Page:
Star Wars: The Last Jedi
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"Nobody puts Baby in a corner" is one of those iconic movie lines that makes no real sense but skates by thanks to the charisma of the man saying it (see also: "Well do ya, punk?"). The prose is too heavy-handed to work outside a movie, but when Patrick Swayze's Johnny Castle bursts into a dance hall in his leather jacket and throws the line like a frisbee at Jennifer Grey's Baby, she barely has time to catch it before he sweeps her, and the audience, off their feet. No, they don't make 'em like they used to … but they're not shy about remaking them.
TV Networks have lately turned into echo chambers of nostalgia, counting on childhood fondness to gut critical faculties and make audiences tune in to see hollowed out versions of old favourites. Everything from "Taken" to "12 Monkeys" has been turned into a series and live telecasts of musical movies like "The Sound of Music" and "Grease" have become perennial ratings events. ABC's first foray into the latter genre is the wildly misjudged "Dirty Dancing," based partly on the 2004 Broadway show adapted by Eleanor Bergstein, who also wrote the 1987 movie. The 2017 "Dirty Dancing" has a lot to offer the bad taste thrill-seeker, and not much else.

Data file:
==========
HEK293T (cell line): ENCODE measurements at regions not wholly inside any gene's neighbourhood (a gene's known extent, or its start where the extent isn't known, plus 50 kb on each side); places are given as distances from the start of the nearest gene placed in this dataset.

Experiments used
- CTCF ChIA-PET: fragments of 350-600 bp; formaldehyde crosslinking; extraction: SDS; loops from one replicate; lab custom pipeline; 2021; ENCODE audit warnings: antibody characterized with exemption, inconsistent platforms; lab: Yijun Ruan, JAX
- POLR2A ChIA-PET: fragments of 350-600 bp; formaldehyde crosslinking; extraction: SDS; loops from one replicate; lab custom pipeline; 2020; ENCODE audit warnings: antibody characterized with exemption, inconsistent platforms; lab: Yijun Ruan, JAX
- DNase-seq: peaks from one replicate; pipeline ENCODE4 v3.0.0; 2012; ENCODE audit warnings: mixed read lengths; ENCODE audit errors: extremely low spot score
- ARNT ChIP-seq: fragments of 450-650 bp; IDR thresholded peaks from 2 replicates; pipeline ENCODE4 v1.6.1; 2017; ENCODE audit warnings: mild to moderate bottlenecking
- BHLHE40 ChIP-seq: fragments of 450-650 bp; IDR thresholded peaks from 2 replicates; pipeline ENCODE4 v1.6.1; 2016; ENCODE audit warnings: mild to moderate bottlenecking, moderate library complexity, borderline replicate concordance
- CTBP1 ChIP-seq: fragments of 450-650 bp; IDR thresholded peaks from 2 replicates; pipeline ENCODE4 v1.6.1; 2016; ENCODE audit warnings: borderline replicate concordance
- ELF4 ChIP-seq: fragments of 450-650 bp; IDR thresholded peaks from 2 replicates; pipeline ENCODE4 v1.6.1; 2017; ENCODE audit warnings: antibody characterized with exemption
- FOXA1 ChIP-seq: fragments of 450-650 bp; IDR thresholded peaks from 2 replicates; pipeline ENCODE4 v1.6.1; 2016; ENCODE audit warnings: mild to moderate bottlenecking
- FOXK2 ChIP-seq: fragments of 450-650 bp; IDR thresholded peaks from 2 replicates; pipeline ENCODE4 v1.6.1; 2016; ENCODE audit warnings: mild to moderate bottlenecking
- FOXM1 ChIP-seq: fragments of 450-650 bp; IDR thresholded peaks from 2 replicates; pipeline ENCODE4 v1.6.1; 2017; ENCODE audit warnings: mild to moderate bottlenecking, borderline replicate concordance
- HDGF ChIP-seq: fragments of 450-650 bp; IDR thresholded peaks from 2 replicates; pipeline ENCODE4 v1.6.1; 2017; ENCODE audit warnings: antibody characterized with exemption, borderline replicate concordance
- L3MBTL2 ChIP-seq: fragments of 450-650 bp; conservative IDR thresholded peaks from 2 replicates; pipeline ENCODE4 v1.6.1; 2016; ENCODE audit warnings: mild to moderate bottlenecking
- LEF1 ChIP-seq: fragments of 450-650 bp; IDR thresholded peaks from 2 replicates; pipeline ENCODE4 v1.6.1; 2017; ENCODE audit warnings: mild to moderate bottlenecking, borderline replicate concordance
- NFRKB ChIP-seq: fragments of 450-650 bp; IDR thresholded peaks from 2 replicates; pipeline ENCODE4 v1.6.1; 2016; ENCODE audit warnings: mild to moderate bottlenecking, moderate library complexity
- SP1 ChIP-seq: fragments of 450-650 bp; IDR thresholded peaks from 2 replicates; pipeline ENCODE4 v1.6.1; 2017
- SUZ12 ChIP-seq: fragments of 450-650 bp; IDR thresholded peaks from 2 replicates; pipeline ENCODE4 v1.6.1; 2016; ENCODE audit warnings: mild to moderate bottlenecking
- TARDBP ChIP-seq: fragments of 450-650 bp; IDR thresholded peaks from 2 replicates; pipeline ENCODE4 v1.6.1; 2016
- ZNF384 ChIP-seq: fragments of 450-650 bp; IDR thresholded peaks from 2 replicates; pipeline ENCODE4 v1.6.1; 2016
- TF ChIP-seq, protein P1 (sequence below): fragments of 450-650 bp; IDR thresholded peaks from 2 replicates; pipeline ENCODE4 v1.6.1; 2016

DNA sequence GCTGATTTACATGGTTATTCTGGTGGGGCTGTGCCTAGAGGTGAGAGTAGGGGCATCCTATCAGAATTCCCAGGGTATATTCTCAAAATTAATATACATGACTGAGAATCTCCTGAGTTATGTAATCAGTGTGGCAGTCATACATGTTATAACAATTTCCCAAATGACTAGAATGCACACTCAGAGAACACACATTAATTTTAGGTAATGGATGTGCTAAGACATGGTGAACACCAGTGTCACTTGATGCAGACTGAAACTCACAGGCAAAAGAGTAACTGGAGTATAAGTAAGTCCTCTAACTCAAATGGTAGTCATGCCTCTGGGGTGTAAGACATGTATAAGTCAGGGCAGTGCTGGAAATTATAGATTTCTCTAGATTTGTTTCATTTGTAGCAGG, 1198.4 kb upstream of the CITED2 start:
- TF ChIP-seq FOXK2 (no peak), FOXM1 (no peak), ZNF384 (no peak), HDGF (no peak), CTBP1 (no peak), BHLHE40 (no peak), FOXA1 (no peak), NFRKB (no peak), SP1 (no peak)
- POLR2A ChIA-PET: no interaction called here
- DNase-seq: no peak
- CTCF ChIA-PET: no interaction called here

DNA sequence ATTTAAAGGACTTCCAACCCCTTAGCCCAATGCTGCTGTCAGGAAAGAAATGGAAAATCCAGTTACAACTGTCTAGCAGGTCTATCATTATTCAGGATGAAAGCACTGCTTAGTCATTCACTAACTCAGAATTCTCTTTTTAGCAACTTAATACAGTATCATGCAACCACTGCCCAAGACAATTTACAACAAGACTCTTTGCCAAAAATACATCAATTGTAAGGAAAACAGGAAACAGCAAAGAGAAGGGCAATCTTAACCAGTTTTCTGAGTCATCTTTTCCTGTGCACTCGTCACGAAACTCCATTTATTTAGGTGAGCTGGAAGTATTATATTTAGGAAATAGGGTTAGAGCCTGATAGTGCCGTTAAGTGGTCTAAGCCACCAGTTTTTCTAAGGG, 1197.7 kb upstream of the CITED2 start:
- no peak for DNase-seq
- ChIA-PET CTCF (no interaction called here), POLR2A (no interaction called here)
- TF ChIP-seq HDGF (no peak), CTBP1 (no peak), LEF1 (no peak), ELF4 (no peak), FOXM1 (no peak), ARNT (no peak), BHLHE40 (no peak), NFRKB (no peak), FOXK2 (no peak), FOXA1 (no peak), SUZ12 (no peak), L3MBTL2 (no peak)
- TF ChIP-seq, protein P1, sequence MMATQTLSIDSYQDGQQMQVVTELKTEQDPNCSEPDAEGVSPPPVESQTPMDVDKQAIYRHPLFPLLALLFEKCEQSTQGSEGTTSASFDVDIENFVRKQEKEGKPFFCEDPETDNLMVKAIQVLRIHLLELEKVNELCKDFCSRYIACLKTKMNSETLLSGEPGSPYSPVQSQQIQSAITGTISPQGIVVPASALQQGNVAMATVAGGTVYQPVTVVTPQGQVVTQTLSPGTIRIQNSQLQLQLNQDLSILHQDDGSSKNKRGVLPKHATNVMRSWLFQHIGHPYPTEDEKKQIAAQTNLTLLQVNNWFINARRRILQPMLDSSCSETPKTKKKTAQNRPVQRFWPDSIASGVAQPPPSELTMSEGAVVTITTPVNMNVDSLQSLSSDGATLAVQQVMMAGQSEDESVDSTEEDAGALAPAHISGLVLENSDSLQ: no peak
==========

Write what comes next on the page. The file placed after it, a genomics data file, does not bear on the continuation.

Baby is now played by Abigail Breslin, and Johnny by Colt Prattes, a dancer with a serial killer stare. They're still mismatched lovers at a Catskills resort for the wealthy in 1963. They still have to become perfect dance partners in a week to help a friend get an abortion, and the music is still an uneasy mix of the modern and the antique. The comparisons stop there. The newer movie is a two-hour tug of war between overt cuddliness and a preteen-friendly version of gritty realism. There is much singing and dancing, all of it too earnest for words.
Prattes' Johnny doubles down on the prickliness of Swayze's performance, except it never melts into charisma as the best Swayze performances used to. The new Johnny Castle starts and stays a deeply unpleasant slab of meat. Breslin's Baby is, by contrast, a step in the right direction, bringing real awkwardness, unique physical presence, and emotional depth to a thinly sketched character. The film uses her enthusiasm rather uncomfortably, however, as in the scene where she and Prattes have sweaty sex in a wholly unjustified bid for maturity. Having to watch the former "Little Miss Sunshine" writhe around with Prattes in oppressive candle light is just plain creepy, implicating an audience who showed up for harmless fun in a voyeuristic stunt. The first sensual meeting of Baby and Johnny in the original feels like an extension of their dancing. Breslin and Prattes just seem like they’re being asked to gyrate robotically to give the film an adult sense of daring.